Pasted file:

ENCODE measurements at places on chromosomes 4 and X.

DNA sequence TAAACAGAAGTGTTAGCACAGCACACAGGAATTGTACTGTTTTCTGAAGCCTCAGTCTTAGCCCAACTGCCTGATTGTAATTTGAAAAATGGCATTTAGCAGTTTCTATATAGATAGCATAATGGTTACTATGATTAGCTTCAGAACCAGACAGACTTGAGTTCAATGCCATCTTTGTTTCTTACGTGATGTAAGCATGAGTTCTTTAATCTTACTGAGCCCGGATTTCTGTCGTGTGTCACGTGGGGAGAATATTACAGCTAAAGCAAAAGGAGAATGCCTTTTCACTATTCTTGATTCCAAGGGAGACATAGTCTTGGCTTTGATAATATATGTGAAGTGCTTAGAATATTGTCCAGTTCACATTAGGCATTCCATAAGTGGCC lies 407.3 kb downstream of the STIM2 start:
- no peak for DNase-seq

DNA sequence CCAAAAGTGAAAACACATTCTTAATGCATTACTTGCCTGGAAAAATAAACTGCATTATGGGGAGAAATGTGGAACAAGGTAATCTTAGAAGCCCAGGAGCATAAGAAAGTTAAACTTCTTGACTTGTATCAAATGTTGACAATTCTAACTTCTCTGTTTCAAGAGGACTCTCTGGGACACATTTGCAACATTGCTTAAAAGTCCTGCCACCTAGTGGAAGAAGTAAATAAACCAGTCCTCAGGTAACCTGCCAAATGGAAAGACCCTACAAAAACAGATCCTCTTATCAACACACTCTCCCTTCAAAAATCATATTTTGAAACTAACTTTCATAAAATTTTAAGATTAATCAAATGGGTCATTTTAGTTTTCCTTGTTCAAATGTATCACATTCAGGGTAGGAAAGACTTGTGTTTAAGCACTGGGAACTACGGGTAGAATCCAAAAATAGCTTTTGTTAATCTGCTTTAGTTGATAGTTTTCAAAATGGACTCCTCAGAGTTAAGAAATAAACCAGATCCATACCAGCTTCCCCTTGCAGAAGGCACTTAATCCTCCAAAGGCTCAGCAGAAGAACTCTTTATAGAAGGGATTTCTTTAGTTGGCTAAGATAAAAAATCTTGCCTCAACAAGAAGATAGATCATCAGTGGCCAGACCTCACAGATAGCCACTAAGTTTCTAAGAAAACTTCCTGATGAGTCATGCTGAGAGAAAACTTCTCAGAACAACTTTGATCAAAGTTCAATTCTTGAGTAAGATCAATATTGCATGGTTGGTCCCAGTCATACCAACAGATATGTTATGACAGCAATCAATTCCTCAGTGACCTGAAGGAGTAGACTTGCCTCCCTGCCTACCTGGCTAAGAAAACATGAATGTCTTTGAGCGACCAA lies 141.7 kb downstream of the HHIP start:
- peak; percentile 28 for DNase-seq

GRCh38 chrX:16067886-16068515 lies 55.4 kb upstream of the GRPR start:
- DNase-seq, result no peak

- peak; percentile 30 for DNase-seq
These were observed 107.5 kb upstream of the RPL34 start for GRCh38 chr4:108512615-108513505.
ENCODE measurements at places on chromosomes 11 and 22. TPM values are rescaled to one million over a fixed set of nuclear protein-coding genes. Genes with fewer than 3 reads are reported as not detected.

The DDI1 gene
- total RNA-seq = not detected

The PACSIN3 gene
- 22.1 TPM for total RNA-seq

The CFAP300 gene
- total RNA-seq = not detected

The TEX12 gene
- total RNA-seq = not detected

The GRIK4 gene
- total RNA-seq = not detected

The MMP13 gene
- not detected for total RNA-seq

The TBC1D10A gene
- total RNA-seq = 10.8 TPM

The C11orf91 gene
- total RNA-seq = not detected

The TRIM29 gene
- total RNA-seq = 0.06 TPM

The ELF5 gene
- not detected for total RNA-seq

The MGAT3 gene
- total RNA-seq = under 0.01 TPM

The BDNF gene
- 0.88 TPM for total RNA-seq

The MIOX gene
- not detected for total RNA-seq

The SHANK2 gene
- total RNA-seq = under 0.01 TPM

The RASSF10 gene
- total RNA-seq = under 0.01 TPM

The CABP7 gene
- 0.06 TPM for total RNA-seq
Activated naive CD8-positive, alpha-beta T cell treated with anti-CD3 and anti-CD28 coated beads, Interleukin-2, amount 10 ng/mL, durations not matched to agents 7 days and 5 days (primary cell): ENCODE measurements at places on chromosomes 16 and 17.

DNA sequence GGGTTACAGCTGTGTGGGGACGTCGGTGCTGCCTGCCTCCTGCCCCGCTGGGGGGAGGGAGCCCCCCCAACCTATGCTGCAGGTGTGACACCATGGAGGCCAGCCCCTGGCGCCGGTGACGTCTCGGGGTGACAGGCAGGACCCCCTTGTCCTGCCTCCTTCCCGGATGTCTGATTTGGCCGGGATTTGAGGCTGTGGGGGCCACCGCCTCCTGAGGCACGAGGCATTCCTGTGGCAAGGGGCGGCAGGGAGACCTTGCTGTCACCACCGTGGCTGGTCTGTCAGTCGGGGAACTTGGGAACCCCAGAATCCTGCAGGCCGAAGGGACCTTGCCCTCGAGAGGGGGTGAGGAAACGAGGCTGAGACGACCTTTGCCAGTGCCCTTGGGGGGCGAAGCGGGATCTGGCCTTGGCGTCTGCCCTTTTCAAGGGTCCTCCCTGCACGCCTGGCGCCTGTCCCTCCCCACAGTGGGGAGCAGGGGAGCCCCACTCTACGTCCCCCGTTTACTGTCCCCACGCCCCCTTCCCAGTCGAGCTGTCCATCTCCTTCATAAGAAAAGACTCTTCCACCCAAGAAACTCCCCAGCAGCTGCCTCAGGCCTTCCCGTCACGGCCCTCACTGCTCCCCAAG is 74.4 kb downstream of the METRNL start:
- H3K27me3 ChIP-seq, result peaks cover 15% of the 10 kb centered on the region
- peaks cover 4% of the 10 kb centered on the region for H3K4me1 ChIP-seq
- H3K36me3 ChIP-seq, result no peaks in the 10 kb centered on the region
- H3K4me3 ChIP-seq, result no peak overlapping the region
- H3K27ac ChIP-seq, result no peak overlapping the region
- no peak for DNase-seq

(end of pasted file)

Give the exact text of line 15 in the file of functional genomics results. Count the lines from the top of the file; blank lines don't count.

The CFAP300 gene